All writing is visual. All vocal production is “sound.”
    Language has no unmediated existence. It exists visually or aurally, or, in the case of Braille and tactile signing, tactilely. (Tactile Sign Language is used by deaf and blind people, such as Helen Keller.)
    The convention of our time is to present the past as if it were contiguous with the present, and that language is stable. It is not. Modern editions of Shakespeare pretend that he wrote in our language. He did not. Not only have meanings shifted and disappeared and appeared, but the pronunciation has changed as has the orthography.
    I don’t object to modern editions of Shakespeare; I rely on the footnotes; I appreciate the emendations of punctuation and occasionally of spelling — all of these things “normalize” his work and bring it closer to us — and that’s a good thing! But we shouldn’t forget that it’s not how Shakespeare conceived his stuff, it’s something different. It’s an adaptation — almost in the Darwinian sense of that word!
    Language always exists in a medium; there is no “pure” language analogous with the “pure” sound that composers such as John Cage have explored or “pure” color or form that painters such as — I dunno, Pollock? — have explored.
    And Shakespeare comes to mind as a good example. Robert Giroux’s book on the Sonnets prints a facsimile of the original (not approved by Shakespeare) edition at the end. And it’s a very foreign book to look at, after looking at, for example, the modern Signet edition.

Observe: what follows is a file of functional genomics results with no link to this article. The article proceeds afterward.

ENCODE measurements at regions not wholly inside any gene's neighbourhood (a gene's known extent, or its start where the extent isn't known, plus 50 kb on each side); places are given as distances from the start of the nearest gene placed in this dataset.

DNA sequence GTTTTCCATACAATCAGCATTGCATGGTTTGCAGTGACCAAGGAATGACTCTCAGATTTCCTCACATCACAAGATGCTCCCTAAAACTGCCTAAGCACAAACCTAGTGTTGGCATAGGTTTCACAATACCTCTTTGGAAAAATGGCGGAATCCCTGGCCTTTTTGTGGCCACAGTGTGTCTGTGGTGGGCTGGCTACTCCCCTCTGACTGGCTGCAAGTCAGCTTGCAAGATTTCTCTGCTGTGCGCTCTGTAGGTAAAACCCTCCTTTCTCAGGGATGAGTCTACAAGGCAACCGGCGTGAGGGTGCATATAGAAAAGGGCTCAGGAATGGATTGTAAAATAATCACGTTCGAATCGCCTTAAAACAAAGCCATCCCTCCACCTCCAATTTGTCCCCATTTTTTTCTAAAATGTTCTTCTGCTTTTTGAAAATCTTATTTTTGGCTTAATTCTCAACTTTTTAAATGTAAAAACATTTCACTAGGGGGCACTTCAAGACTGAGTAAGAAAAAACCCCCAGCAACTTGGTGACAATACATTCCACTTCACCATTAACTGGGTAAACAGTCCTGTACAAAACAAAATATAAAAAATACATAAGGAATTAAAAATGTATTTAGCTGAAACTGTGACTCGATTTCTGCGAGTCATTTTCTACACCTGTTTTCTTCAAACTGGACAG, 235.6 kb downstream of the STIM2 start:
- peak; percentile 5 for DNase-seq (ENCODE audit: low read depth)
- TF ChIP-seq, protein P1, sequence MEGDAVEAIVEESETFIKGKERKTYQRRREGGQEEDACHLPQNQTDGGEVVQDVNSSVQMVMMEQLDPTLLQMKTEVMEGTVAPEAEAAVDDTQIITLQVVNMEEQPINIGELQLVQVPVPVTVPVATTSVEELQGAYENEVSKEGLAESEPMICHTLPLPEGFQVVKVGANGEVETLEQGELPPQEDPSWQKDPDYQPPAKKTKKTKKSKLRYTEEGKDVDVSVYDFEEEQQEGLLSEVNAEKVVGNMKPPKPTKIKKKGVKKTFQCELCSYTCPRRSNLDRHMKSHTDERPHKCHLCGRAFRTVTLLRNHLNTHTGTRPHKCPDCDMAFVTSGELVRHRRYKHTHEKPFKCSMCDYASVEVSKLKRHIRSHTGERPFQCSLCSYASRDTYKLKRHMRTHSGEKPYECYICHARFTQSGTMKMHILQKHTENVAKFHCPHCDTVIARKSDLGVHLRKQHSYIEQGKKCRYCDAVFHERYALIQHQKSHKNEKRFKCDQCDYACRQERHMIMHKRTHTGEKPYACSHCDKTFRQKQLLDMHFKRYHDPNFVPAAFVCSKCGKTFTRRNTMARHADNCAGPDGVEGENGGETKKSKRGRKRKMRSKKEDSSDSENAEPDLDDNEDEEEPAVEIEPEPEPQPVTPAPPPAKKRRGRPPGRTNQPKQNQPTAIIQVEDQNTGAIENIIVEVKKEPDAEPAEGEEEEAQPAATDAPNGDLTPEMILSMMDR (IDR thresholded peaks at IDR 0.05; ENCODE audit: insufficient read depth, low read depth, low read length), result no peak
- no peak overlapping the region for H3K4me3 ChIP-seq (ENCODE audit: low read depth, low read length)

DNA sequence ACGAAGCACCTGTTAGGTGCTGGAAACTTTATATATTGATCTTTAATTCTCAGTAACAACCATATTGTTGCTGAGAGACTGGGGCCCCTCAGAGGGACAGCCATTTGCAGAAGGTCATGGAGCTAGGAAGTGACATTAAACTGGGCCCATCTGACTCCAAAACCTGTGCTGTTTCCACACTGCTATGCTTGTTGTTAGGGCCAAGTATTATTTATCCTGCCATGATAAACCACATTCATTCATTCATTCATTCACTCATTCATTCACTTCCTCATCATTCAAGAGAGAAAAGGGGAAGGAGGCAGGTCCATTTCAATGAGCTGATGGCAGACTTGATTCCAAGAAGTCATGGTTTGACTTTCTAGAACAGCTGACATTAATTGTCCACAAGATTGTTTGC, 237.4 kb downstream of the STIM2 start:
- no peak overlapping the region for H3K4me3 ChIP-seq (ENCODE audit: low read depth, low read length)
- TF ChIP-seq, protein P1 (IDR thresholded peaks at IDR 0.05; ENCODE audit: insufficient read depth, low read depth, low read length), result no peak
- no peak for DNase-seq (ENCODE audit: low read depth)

As it happens, Google digitized another reprint of the original edition of the Sonnets. In the context of these thoughts, it’s hilarious that Google has printed a digital watermark on every page, “Digitized by Google.” Imperious!
    http://books.google.com/books?hl=en&id=Uw4WAAAAYAAJ&dq=shakespeare's+sonnets+original+edition&printsec=frontcover&source=web&ots=9bROGdofB6&sig=G4QMyB3TLZYNzB43P3cWaIRfhoU&sa=X&oi=book_result&resnum=1&ct=result#PPA35,M1
    I don’t mind that most poetry is very bland visually. But just because you pay no attention to fashion when you get dressed in the morning, it doesn’t mean that your clothes don’t make a fashion statement.
    Words are never naked.
    Go Vizpo Go!

  • On February 2, 2009 at 3:25 pm Jason Guriel wrote:

    I’ll add, too – though again this is in my original post – that I enjoyed the visual poems in the November issue. I haven’t seen the new ones, but that’s because I live in Canada, and haven’t received the new issue, and prefer reading it in print form.

  • On February 2, 2009 at 3:27 pm Don Share wrote:

    Hi, Jason! I didn’t mean “critical” as in… negative, but more as in criticism – recognizing that you were examining the claims Geof made by and for the works presented. Folks should indeed see the original post, which I linked above.
    I’m interested in these discusions of limitations and arguments that poems have to be made of language particularly; the next step on that slippery slope, if one slips, is naturally… what kind of language constitutes poetry… and on and on! And so I quite like the spirit of John’s comment. Though I’m a rigorist myself, I’m one who wants to see the envelope pushed. Do I contradict myself?

  • On February 2, 2009 at 3:35 pm Don Share wrote: